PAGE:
Philadelphia Fire Cause; Alerts Aging U.S. Refineries
The Philadelphia Energy Solutions refinery is one of the 30 in the U.S. that are more than 100 years old. Also, over 100 operating U.S. refineries that alter more than 10,000 barrels of crude oil a day are, on average, 80 years old.
Refineries usually update their systems and oust old parts. Still, the PES fire, along with the circumstances in Washington state and California, arise from equipment installed in the 1970s.
The suspected cause of the PES explosion raised fears about future happenings because of the grow given to refiners for inspecting parts. Also, some older equipment is exempt from the tighter standard for newly equipped parts.
Former CSB managing director said a lot of refineries around the U.S. are quite old now. That does not mean that the equipment dates back to the founding; they are old and eventually can fail.
Philadelphia blaze was linked to corroded piping that was not checked since it was installed in 1973. Also, the fire is still under investigation by the CSB and other public agencies.
It caused a fuel leak and blasts that sent toxic HF into the air and threw debris across a nearby river.
PES filed for bankruptcy protection after the fire.
Failing decades-old material also sparked a 2010 Tesoro refinery explosion in Anacortes, Washington.
All these cases, the failed equipment have metal components that were no longer up to industry standards. Contrarily, their use did not violate regulations. Regulators offer exceptions for older parts and do not need all pieces of plant machinery to be checked.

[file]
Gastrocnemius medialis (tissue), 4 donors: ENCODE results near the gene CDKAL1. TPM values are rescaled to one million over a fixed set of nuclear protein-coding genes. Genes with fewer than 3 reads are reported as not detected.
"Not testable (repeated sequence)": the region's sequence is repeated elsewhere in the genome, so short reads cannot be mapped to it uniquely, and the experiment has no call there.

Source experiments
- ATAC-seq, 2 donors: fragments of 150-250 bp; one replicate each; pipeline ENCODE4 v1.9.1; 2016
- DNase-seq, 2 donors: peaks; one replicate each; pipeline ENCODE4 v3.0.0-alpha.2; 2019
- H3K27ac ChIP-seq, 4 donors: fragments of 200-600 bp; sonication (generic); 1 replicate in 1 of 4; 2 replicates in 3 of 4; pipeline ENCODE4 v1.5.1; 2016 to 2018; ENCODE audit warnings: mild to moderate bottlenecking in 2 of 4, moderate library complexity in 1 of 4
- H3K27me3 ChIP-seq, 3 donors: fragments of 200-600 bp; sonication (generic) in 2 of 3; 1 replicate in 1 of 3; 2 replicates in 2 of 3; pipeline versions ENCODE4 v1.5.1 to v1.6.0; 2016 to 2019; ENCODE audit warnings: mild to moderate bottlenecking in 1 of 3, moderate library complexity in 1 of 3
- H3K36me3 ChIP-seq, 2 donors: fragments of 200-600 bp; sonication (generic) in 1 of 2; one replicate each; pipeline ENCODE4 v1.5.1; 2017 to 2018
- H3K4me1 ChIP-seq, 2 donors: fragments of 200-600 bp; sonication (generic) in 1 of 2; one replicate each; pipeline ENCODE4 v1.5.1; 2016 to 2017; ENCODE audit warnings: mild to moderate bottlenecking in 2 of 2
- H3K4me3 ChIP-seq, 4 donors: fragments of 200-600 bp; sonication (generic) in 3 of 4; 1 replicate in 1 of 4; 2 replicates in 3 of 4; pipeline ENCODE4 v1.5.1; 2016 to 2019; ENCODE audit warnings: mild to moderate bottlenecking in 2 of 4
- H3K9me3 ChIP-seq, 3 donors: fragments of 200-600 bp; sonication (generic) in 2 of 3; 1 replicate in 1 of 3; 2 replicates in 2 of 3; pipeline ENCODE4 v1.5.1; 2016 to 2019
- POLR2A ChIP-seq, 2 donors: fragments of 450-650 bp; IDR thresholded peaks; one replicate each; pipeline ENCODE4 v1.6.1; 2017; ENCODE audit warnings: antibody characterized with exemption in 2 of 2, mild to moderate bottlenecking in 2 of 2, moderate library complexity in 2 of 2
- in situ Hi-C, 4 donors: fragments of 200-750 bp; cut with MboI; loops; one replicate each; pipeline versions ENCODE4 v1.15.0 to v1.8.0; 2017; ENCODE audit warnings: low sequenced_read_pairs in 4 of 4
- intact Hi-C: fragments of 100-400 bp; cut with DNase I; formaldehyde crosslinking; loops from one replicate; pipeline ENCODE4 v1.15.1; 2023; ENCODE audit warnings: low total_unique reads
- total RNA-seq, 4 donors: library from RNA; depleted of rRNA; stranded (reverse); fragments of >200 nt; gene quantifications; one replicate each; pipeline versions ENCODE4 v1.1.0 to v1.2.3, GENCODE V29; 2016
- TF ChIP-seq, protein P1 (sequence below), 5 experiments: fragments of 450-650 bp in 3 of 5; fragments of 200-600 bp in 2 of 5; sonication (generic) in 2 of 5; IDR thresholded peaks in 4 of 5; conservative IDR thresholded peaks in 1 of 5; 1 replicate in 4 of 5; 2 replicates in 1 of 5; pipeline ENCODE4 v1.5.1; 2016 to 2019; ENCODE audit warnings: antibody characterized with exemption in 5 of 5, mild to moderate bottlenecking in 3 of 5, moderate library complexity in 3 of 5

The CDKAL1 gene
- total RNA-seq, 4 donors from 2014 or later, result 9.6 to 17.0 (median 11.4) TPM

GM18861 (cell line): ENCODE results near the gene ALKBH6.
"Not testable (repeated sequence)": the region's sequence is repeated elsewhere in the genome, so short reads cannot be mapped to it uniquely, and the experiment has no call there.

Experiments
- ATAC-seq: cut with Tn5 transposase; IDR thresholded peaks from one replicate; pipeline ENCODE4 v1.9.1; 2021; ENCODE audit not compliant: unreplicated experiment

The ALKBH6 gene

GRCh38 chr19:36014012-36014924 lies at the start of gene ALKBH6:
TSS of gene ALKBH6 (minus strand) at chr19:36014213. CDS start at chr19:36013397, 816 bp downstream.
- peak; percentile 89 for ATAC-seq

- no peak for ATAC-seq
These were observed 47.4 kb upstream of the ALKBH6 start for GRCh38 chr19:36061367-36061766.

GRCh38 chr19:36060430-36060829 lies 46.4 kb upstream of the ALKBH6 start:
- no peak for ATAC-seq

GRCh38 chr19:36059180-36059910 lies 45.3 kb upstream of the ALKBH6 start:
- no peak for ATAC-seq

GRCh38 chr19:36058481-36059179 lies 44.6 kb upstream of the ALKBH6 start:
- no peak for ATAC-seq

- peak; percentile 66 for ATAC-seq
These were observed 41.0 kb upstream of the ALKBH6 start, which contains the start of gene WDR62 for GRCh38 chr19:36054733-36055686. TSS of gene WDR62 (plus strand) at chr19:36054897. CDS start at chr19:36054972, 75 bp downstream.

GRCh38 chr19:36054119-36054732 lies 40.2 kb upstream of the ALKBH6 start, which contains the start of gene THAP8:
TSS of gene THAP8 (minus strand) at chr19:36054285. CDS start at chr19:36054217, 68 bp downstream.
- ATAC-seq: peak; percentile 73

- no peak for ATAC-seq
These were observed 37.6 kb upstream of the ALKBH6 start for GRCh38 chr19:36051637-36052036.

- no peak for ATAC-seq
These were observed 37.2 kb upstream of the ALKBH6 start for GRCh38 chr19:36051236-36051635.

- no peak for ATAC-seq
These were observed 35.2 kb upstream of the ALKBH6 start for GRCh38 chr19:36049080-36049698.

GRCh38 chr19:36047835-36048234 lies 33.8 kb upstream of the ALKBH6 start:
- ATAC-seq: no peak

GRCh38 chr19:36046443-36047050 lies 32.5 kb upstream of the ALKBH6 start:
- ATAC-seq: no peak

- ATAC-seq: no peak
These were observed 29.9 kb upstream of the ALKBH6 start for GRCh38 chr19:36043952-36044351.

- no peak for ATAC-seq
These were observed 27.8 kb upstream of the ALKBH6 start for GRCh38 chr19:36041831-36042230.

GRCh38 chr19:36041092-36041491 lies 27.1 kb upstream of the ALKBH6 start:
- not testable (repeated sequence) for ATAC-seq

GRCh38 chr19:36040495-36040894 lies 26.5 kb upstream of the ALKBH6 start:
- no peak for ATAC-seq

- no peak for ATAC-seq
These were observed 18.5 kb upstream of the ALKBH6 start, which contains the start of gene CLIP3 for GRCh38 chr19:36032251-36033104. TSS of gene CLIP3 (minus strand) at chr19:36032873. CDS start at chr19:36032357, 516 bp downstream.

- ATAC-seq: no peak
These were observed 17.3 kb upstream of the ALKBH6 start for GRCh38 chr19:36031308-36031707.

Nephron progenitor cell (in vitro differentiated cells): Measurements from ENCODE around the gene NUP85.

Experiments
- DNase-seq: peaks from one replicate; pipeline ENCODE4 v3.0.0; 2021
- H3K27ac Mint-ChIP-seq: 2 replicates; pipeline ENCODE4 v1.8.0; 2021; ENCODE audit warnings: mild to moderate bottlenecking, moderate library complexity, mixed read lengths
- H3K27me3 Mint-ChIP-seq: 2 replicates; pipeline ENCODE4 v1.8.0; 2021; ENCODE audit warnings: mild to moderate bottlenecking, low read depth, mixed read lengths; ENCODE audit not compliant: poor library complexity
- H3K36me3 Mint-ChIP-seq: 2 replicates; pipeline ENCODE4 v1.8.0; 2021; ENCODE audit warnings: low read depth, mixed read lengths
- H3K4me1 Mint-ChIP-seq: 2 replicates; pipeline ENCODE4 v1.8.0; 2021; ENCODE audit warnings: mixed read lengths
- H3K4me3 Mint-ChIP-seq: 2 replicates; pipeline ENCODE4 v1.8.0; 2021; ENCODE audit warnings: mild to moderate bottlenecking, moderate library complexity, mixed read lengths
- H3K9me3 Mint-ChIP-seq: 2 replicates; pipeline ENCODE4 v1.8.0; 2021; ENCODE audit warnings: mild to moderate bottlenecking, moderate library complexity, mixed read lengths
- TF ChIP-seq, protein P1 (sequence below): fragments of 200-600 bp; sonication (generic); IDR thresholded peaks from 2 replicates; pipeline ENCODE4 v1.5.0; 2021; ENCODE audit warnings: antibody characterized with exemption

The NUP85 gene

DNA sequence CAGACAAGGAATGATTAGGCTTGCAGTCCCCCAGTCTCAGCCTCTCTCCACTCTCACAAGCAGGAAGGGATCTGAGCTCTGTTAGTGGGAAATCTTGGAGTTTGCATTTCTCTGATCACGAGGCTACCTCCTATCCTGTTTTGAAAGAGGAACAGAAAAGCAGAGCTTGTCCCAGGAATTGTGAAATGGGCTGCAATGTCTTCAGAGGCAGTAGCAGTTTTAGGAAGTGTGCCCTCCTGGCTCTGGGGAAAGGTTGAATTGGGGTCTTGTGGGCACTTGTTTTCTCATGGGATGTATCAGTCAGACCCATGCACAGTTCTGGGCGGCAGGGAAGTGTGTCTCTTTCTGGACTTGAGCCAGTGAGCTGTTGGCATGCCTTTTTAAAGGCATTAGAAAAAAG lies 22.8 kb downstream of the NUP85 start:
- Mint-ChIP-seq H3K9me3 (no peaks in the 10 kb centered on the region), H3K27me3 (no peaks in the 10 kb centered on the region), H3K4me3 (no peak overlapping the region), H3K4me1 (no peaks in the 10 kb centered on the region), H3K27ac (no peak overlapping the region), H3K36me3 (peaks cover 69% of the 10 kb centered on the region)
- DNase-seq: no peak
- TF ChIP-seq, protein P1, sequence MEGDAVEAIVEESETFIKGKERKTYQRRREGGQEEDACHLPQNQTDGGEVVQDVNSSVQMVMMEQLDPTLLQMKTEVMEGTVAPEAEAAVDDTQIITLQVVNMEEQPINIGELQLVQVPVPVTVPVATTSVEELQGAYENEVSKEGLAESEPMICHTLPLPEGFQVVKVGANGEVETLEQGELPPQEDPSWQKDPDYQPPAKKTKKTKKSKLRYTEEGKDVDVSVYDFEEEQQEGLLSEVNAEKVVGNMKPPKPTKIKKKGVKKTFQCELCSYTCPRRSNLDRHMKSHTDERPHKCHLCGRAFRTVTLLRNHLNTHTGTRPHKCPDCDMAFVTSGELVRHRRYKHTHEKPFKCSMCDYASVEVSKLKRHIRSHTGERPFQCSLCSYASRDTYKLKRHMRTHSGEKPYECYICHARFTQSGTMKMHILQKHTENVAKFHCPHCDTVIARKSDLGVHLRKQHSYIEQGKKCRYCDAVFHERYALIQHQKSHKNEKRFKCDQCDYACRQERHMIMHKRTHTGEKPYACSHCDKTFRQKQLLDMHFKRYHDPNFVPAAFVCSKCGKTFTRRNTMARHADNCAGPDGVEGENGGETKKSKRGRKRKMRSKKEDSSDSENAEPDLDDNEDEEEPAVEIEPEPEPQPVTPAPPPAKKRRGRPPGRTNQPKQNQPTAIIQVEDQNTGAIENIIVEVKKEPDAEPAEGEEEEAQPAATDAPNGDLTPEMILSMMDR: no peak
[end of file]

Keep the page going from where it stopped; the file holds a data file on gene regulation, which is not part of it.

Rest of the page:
The CSB report prompted a letter from top law enforcement officials in 13 states, including Pennsylvania, to the U.S. EPA. They argue against a proposed decrease in regulations aimed at preventing accidents involving chemicals like HF.
Philadelphia Energy Solutions on Oil Refinery Safety
Regulators managing U.S. oil refinery safety, primarily the U.S. OSHA and the EPA, allow some refinery materials to keep being used.
The disrupt PES pipe contained levels of nickel and copper that permitted when installed. Hence, they are not recommended to use after two-decade by ASTM International. That pipe elbow eroded at a faster rate than other parts of the system.
API has 175 suggested codes that act as the refinery industry’s standards. The API inspection principle for HF alkylation units used in about one-third of U.S. refineries does not need to be inspected.
API spokesman said that its principle for HF units recognized as the safest way to operate those units.
Furthermore, PES said it monitored other pieces of the piping system, including a test of a metal elbow near the one that split. Also, the testing did not show vast levels of corrosion.
The CSB findings added to actual concerns by employees about maintenance at the PES refinery. Also, in January, it cut back the extent of a planned large-scale maintenance project days before the schedule to start.
PES business agents and managers said the work would need 1,500 and 1,800 contract workers. Contrarily, it slashed to just 300 contractors, while unused pipes and other components delivered to the plant.